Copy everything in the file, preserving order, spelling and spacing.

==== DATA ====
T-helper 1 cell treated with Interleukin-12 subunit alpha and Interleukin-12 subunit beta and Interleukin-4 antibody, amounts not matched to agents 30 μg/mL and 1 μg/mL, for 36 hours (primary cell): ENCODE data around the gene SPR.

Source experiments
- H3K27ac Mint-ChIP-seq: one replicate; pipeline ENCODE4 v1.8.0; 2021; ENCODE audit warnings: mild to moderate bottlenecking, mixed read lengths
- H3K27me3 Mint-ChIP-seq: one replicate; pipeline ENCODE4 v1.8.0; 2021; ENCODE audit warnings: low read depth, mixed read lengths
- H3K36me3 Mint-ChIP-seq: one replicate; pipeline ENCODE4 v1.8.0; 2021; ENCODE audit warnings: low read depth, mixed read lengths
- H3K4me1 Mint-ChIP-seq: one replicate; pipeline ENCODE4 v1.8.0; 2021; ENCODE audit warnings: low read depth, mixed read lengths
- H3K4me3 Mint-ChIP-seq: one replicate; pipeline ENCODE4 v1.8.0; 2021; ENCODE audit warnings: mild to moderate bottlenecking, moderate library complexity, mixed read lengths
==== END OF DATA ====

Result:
T-helper 1 cell treated with Interleukin-12 subunit alpha and Interleukin-12 subunit beta and Interleukin-4 antibody, amounts not matched to agents 30 μg/mL and 1 μg/mL, for 36 hours (primary cell): ENCODE data around the gene SPR.

Source experiments
- H3K27ac Mint-ChIP-seq: one replicate; pipeline ENCODE4 v1.8.0; 2021; ENCODE audit warnings: mild to moderate bottlenecking, mixed read lengths
- H3K27me3 Mint-ChIP-seq: one replicate; pipeline ENCODE4 v1.8.0; 2021; ENCODE audit warnings: low read depth, mixed read lengths
- H3K36me3 Mint-ChIP-seq: one replicate; pipeline ENCODE4 v1.8.0; 2021; ENCODE audit warnings: low read depth, mixed read lengths
- H3K4me1 Mint-ChIP-seq: one replicate; pipeline ENCODE4 v1.8.0; 2021; ENCODE audit warnings: low read depth, mixed read lengths
- H3K4me3 Mint-ChIP-seq: one replicate; pipeline ENCODE4 v1.8.0; 2021; ENCODE audit warnings: mild to moderate bottlenecking, moderate library complexity, mixed read lengths